Snow cover is expected to disappear two to three weeks earlier than normal. “And the sooner that happens, the longer the hot dry season lasts,” he said.

More flash floods?

(Chris Samuels | The Salt Lake Tribune) Mario Capecchi Drive on the University of Utah campus is closed Sunday, August 1, 2021 due to flooding in Salt Lake City.

While there’s a good chance of rain and thunderstorms this summer, the risk of flash flooding is more “random and very localized,” Merrill said.

2021 saw flash flooding across the state — including Cedar City, Hanksville, Enoch, Zion National Park, Salt Lake City, and more. A flash flood derailed a train in Iron County and another killed a man at a mine in Emery County.

“We have similar conditions this year,” Merrill said.

That could mean more flash flooding, especially in southern Utah. “That’s something we have to watch out for,” he said.

risk of forest fires

The fire potential in June will be above normal, especially in southern Utah, according to the National Weather Service.

According to the Great Basin Coordination Center, which coordinates firefighting efforts in Utah, Nevada and parts of Idaho and Wyoming, the greatest danger is in the higher elevations of central and southern Utah “due to ongoing drought problems.”

(Trent Nelson | The Salt Lake Tribune) Crews battle the Parleys Canyon fire on Saturday, August 14, 2021.

There’s good news: Although many mountains in Utah, particularly in the northern part of the state, currently look green, “fine fuel loading” — the growth of grasses that dry up and provide fuel for wildfires — is lower than it has been in recent years, according to the GBCC.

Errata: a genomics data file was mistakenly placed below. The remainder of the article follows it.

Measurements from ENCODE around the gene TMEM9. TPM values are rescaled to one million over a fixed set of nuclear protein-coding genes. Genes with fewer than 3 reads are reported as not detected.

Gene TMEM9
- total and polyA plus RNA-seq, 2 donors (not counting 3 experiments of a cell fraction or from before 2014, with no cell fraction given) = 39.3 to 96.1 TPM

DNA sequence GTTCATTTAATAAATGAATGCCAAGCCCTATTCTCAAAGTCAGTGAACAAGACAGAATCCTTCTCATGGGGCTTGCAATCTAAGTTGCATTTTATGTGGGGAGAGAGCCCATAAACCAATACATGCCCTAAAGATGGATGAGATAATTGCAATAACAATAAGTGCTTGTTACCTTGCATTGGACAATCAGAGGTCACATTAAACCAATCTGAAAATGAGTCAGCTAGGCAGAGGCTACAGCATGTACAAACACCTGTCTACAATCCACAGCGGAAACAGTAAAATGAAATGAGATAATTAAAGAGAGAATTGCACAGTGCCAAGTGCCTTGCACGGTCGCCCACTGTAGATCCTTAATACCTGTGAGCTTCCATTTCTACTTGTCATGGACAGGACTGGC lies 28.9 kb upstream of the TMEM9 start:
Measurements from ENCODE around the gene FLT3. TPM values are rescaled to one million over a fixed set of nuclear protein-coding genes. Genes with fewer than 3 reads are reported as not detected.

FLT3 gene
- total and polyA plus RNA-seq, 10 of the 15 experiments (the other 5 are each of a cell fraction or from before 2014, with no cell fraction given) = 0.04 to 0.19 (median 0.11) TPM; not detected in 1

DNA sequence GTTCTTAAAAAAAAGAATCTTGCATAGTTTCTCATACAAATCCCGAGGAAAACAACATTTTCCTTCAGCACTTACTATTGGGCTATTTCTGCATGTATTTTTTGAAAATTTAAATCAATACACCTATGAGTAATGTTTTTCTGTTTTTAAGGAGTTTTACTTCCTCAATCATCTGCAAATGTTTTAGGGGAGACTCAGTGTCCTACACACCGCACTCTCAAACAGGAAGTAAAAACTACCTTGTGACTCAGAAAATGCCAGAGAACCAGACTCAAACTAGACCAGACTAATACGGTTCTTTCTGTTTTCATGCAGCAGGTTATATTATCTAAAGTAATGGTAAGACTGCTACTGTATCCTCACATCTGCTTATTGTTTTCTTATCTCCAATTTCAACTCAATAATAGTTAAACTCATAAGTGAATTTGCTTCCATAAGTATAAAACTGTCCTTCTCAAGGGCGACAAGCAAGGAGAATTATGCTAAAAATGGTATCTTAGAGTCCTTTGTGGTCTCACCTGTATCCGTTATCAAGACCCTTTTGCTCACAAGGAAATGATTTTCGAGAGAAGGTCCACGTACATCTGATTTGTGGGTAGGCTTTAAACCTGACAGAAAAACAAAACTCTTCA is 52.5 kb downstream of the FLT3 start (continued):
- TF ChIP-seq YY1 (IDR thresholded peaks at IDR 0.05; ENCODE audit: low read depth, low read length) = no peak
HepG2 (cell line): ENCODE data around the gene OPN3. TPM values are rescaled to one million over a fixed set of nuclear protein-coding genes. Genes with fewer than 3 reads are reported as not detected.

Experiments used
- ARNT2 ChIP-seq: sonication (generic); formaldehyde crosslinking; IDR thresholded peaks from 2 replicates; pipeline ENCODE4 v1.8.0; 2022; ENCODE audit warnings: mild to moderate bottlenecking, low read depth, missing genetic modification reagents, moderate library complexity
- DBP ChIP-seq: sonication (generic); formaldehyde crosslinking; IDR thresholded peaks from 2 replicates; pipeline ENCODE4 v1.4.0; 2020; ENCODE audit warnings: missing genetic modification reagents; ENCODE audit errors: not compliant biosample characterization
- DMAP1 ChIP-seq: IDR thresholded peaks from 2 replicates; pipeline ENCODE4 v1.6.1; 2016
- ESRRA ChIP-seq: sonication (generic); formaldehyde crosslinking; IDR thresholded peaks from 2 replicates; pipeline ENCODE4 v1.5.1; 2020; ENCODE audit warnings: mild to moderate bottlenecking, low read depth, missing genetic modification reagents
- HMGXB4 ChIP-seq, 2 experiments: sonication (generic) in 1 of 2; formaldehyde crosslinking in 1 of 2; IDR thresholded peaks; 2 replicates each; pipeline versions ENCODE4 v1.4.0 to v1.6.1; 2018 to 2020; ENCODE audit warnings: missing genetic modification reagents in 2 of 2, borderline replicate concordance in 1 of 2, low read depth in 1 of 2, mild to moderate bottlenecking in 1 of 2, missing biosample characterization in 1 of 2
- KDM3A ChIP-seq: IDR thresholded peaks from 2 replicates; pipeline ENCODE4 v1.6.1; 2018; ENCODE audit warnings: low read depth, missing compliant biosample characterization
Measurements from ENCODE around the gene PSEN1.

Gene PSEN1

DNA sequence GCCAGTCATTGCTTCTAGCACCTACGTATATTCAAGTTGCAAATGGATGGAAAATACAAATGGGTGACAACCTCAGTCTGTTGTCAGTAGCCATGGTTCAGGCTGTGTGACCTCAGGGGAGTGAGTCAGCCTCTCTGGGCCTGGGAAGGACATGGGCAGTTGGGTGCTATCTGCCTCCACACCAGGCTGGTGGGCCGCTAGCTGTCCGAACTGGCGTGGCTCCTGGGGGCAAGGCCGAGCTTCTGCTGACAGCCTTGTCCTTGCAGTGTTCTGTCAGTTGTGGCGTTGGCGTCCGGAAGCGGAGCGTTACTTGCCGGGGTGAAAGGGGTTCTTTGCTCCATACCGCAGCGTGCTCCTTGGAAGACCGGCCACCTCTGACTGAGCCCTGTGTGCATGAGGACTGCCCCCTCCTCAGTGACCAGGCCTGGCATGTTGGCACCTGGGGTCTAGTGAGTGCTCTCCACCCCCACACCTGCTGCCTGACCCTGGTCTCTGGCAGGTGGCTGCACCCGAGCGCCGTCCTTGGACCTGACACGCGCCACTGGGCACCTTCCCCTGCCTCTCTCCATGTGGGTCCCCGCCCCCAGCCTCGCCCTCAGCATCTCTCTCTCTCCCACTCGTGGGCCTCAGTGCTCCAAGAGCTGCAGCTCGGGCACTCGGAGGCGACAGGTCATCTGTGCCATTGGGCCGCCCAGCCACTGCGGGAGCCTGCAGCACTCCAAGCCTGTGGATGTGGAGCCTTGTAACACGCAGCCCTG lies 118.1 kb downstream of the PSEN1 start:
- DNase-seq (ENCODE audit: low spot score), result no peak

That means there will be “very little fine fuel carryover” into the 2022 fire season in most areas.

However, the concern this year is more for the larger fuels, Merrill said.

“Lumber the size of your arm or your leg – these are the things that continue to dry out annually during this drought,” he continued. “And they carry fire better, too, especially in the upper register.”

The high potential for wildfires will extend into northern Utah in July and August, “but there is less potential for significant wildfires in the south as we get closer to the monsoon months,” Merrill said.

Possible downpours — and flooding — could actually be helping firefighters battle blazes in parts of the state this summer. “The only thing we’re hoping for this year is to get enough of these thunderstorms in southern and central Utah to quell the potential for wildfires,” Merrill said.

The hydrologist said he’s usually the optimistic type. But he tried to sound upbeat about Utah’s weather this summer.

“There really isn’t too much positive to say about our drought conditions and this year’s water supply at the moment. Other than that, it’s not quite as bad as last year,” he said. “But yeah, last year was really bad.”

Editor’s Note • This story is available only to Salt Lake Tribune subscribers. Thank you for supporting local journalism. Weather forecast for Utah this summer looks bleak, experts say

Joel McCord